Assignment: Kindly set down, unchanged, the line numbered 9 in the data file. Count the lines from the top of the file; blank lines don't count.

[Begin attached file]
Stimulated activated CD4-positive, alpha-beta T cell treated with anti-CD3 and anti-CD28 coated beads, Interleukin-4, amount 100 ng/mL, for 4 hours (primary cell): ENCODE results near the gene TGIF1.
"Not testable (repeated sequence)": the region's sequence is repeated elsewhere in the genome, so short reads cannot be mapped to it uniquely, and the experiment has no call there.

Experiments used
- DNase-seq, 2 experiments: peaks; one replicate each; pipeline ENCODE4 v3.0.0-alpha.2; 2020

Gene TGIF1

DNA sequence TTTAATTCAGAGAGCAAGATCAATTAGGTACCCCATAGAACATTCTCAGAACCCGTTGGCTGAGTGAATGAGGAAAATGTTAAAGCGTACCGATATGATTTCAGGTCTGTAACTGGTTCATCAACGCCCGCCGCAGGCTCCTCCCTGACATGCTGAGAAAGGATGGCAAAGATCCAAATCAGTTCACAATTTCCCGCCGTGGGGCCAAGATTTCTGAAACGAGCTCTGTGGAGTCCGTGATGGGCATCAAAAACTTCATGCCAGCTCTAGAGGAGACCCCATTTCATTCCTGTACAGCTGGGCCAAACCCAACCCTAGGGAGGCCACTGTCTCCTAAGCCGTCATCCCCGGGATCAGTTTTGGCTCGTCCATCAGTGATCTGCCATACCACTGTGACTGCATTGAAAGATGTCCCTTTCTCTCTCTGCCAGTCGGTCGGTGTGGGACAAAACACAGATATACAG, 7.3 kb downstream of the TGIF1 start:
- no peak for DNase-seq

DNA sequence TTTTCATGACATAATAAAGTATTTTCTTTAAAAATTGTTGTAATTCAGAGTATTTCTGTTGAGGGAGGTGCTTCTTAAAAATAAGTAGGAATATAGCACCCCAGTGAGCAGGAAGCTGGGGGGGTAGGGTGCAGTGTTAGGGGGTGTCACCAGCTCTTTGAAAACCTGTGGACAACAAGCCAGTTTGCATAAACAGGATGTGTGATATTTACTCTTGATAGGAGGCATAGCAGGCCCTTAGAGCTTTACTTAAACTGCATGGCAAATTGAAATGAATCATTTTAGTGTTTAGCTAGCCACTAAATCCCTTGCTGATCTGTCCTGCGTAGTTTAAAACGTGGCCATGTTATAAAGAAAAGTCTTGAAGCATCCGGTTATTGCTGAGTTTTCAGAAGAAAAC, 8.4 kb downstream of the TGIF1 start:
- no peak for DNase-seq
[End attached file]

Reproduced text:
- no peak for DNase-seq